Metro’s top priority is the safety of our transit system, and that includes both our drivers and customers. We invest heavily in safety and are always exploring new strategies to keep our transit service safe and secure for everyone.

This month, Metro will begin testing “driver shields” and public view monitors—two tools now used by several of our peer transit agencies nationwide to promote safety and deter crime. Driver shields are a partition that partially encloses the driver behind tempered glass. They can be effective in protecting drivers from assault and aggressive behavior. As of October 31, there were 77 operator assaults reported on Metro in 2017. Thankfully, most were not serious. Many involved someone spitting at or on the driver.

Metro is testing a prototype on two buses operating from our South Base in Tukwila. Testing will continue with additional buses at other transit bases throughout King County to gather both driver and customer feedback. We want to ensure the shields address safety without affecting drivers’ ability to communicate and interact with customers.

Public view monitors

In addition, Metro is installing public view monitors on 33 buses serving the RapidRide A and F lines. As customers board, they’ll notice the specially-designed 15-inch color monitors at each of the three boarding doors. The monitors will be connected to the bus’s security cameras — similar to what customers see when they enter a bank or a retail store. The idea is when people know they’re being recorded, they’re less likely to do engage in bad behavior or put others at risk. Metro is joining several transit systems nationwide in testing this approach. All of Metro’s RapidRide buses are equipped with security cameras.

Public view monitors will be installed on the RapidRide A and F lines.

Upon completion of the testing phase, Metro will review security incident data, collect feedback from drivers, and conduct customer surveys. Customer and community feedback is highly important.

These new test systems are only part of Metro’s comprehensive approach to safety. In the last few years, we’ve increased transit police staffing and continued the process of installing cameras on our entire fleet by end of 2018. We’ve launched a new public awareness campaign to emphasize our “no-tolerance” anti-harassment policy and promote a stronger sense of community on buses. And we plan to simplify our fare structure in July 2018, which should help reduce disputes over payment.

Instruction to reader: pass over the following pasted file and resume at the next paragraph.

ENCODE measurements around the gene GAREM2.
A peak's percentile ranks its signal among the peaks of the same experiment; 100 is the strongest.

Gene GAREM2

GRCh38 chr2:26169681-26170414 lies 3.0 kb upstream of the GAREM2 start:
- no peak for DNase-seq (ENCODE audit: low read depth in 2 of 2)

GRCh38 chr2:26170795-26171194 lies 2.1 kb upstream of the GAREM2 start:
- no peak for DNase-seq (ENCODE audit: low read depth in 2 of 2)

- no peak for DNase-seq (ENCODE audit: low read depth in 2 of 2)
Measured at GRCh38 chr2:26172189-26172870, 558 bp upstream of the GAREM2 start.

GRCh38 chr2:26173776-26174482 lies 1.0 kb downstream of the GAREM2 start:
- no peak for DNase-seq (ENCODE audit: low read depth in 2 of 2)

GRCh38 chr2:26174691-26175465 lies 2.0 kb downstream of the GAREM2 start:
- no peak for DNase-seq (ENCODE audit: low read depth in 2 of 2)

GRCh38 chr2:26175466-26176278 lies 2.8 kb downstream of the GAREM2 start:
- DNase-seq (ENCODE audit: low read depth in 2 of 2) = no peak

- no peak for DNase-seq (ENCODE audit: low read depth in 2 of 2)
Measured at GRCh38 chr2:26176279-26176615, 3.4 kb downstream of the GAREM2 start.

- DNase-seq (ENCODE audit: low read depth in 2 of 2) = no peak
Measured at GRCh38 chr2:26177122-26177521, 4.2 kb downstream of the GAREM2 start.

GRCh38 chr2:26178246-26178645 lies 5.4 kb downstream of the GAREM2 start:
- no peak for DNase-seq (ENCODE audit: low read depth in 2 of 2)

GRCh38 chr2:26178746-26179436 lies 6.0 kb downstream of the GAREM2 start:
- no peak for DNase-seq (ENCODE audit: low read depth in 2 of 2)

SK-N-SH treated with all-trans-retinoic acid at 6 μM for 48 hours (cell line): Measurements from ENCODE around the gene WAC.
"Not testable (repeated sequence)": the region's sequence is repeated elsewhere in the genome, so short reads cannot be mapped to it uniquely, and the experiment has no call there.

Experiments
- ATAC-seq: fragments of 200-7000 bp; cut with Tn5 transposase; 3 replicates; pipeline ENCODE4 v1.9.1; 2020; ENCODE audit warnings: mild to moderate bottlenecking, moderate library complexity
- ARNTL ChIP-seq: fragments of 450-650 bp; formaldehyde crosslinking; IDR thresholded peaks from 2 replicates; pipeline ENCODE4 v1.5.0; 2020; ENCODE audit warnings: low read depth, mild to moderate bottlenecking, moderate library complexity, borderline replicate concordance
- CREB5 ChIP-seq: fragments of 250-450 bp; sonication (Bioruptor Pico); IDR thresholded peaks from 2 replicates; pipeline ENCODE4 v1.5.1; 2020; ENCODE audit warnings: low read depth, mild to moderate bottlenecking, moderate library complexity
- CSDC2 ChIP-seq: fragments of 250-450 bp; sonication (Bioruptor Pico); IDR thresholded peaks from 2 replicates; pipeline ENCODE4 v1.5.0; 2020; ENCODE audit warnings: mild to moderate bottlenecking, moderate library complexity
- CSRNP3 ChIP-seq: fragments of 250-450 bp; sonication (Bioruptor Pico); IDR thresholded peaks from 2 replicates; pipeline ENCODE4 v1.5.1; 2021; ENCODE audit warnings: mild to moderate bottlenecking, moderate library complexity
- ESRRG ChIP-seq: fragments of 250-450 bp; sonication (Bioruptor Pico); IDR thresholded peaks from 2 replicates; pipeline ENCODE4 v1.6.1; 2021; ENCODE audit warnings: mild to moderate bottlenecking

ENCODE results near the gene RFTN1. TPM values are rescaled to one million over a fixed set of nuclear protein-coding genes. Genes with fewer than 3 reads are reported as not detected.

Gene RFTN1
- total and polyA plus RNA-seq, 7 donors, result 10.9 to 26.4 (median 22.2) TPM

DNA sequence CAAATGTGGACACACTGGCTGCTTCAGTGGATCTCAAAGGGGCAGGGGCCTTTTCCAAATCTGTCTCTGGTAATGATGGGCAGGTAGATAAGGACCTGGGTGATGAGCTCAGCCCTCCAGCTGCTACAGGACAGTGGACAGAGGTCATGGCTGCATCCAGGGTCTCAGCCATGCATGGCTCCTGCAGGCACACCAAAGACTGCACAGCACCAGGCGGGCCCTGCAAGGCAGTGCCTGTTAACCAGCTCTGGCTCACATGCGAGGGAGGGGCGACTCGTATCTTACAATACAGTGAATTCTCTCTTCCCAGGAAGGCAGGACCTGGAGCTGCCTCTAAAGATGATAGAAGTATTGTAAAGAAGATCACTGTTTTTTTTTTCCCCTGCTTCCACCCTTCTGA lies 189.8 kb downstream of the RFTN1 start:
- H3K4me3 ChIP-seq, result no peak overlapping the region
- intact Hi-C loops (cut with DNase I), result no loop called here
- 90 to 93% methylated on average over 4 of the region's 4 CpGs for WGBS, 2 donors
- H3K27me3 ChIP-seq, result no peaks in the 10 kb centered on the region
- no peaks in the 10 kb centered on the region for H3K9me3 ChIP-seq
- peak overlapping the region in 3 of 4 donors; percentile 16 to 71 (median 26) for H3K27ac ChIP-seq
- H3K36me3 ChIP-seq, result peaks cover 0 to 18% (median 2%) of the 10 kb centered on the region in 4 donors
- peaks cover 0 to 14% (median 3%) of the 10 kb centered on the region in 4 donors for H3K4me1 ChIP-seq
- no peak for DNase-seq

Metro sees more than 400,000 boardings every weekday and security incidents are thankfully infrequent. Still, we know there is always room for improvement. Metro will continue working closely with our operators, the ATU, law enforcement, and the greater community to ensure everyone who rides and operates our transit system can do so safely.

Q. On which routes is Metro testing driver shields and public view monitors?

A. Driver barriers first will be tested on two buses that serve various routes out of our South Base. Public view monitors will be tested on 33 RapidRide buses serving the A and F lines.  We chose South Base for the first testing phase primarily because it’s also the location of Metro’s Component Supply Center, where these systems will be installed and repaired. In addition, the A Line has high ridership and a high rate of security incidents.

Q. How much will these pilot projects cost?

A. After the testing phase, Metro will evaluate whether to install driver shields on additional buses at an estimated cost of about $2,700 per bus. The public view monitor pilot program cost is $110,000 for 99 monitors on 33 RapidRide buses, or three monitors for each bus.

Q. How long will these pilot projects run?

A. The first half of 2018, after which Metro will review security incident data, collect feedback from drivers, and conduct customer surveys.

Q. Does every Metro bus have security cameras?

A: Metro is working to equip its entire fleet with cameras by the end of 2018 through retrofitting and installing on new buses. Currently, 811 buses, or 56 percent of the fleet, have cameras. Public view monitors are simply an extension of the cameras that are already in place.